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Getting Into: The Magnetic Fields

Today, the Magnetic Fields — the quirky pop band fronted by the deep-voiced Stephin Merritt — release Distortion, the band's first album in four years. It's already garnering positive reviews, and so in its honor, I thought I'd suggest a way to navigate through the band's nearly two-decade career. While there are lots of good starting points, here's my guide to Getting Into the Magnetic Fields.

Beginner: The Charm of the Highway Strip and i

These are two fairly different albums, as Magnetic Fields releases go: One, 1994's Charm of the Highway Strip, is heavy with synthesizers, while 2004's i is mostly acoustic. But they're both good introductions to some of the Fields' standard tricks. Both are concept albums, for one thing: Highway Strip is full of songs about traveling, while i is, well, 14 songs starting with the letter I. Both are also good introductions to Merritt's story-like lyrics and his deep and unusual voice. You may not adore them both — personally, Highway Strip is my favorite Fields album and i my least-favorite — but if you like either one, you'll find more to love in the band's catalog. Also, if you want an intro to Merritt's music in general, not just the Fields, check out the Pieces of April soundtrack for a great overview.

For my intermediate and advanced selections, just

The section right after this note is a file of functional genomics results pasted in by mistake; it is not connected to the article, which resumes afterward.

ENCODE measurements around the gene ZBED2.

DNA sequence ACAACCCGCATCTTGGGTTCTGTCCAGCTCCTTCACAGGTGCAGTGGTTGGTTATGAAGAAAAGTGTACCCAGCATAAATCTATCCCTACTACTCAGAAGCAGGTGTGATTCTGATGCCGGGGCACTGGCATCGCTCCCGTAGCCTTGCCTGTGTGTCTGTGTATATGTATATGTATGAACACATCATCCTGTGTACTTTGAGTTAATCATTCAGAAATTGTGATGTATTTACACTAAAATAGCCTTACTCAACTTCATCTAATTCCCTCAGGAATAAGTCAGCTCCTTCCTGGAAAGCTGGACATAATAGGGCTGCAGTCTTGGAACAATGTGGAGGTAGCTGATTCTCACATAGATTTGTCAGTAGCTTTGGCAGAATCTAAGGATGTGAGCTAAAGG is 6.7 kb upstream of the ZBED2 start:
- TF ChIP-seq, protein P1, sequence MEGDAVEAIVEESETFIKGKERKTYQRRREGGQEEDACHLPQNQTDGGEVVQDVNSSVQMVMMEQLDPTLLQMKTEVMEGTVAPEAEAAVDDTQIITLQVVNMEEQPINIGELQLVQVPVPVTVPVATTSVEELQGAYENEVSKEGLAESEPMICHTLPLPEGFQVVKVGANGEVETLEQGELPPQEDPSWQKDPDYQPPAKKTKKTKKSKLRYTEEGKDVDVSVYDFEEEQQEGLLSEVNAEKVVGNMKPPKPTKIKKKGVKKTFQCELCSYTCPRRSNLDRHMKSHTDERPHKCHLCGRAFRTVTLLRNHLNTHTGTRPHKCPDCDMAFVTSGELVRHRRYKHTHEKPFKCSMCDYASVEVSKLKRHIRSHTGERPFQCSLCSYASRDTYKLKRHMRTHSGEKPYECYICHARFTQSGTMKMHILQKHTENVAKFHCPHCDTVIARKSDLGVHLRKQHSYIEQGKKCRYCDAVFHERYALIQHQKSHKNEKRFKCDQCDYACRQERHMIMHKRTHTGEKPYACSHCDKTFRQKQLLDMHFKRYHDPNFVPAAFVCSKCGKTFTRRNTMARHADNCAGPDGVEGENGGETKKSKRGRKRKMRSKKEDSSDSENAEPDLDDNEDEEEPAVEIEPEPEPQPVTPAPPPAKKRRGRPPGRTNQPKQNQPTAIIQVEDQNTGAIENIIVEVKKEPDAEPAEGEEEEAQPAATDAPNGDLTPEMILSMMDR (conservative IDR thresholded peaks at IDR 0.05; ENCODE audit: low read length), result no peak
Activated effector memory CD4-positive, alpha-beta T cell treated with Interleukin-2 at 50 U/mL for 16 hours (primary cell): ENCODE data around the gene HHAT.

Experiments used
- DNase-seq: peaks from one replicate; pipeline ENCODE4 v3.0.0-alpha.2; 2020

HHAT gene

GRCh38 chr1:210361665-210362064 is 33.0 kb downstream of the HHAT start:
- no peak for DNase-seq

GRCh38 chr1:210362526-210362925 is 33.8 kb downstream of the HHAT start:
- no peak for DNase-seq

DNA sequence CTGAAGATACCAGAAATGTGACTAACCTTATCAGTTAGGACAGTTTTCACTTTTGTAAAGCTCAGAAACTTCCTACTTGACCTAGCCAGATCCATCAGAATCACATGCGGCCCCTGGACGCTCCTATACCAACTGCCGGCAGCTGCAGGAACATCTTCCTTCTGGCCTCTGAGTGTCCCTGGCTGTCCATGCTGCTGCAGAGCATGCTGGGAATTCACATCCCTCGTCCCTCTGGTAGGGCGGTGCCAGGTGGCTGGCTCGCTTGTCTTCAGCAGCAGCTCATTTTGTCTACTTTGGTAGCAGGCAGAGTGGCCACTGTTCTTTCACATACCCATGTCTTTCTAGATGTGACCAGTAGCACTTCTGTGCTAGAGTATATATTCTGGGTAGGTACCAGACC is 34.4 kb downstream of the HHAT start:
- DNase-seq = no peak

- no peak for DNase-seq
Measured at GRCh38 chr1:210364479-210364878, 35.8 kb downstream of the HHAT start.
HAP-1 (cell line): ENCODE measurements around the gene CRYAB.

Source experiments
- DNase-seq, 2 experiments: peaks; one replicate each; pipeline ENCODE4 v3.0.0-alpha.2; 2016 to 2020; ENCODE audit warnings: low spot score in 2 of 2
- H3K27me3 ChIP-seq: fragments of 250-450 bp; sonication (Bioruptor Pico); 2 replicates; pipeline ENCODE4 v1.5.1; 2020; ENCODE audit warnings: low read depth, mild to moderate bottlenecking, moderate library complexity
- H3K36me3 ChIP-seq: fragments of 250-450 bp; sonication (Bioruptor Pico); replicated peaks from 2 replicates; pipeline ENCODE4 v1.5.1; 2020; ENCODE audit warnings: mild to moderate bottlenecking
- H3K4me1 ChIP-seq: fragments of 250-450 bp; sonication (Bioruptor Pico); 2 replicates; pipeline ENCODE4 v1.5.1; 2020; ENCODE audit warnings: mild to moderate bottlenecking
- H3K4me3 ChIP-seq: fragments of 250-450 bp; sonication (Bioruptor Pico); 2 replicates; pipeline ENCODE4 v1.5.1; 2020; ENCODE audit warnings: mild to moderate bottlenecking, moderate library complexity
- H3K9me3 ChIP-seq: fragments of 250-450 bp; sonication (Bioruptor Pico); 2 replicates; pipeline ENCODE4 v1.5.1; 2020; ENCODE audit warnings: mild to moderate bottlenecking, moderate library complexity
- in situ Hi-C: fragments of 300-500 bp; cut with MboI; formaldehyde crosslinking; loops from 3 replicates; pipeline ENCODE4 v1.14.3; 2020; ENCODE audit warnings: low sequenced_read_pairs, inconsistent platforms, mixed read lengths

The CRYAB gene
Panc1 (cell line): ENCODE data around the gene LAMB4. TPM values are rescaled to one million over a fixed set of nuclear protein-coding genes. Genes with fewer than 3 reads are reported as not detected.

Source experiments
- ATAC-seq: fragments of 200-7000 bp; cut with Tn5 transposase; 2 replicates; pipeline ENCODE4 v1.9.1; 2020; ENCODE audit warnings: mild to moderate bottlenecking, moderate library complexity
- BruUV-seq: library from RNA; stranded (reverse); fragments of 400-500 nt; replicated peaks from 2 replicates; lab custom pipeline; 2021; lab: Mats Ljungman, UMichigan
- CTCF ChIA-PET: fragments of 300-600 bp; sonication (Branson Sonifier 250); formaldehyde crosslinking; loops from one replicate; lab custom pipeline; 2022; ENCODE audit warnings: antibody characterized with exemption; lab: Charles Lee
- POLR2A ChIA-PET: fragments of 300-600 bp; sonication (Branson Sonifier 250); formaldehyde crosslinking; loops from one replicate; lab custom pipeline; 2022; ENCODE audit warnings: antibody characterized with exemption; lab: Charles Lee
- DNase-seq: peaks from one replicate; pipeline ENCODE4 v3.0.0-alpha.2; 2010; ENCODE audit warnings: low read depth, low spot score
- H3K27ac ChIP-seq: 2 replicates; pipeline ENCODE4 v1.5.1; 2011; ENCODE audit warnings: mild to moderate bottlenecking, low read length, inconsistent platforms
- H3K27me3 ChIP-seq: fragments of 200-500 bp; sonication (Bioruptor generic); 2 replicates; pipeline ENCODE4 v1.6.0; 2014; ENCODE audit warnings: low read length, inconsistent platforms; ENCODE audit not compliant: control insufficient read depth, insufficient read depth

Intermediate: 69 Love Songs

Merritt's magnum opus is exactly what it claims to be: 69 songs about love, spread over three 23-song discs. It's a lot for a beginner to digest, but it's the perfect thing to turn a casual fan into a more serious one. The songs run the gamut of musical styles, from sweet ballads to country-tinged anthems to songs so drenched in synth it's hard to make out the lyrics. (It also has a fair number of songs sung by band members other than Merritt, which can be a good or a bad thing depending on how you feel about his voice.) Merritt's known for his acerbic wit and cynical lyrics, and that's certainly present here — there's a song called "The Cactus Where Your Heart Should Be," for heaven's sake — but there are also some legitimately sweet and hopeful songs, including "Asleep and Dreaming." If you're buying, spring for the boxed set rather than buying each album individually: The booklet is worth it.

Advanced: Holiday, Get Lost, The Wayward Bus/Distant Plastic Trees, and Merritt's multitude of side projects.

These three Magnetic Fields albums are a bit less refined than the ones mentioned above. That doesn't mean they're not worthwhile, just that it helps to be familiar with the band's sound before checking them out. I particularly recommend Holiday, which is one of my favorites — but which is so fuzzy at points that I thought my speakers were broken when I first heard it. It's also worth checking out side projects the 6ths, Future Bible Heroes, and the Gothic Archies, which released a collection of songs to accompany Lemony Snicket books.


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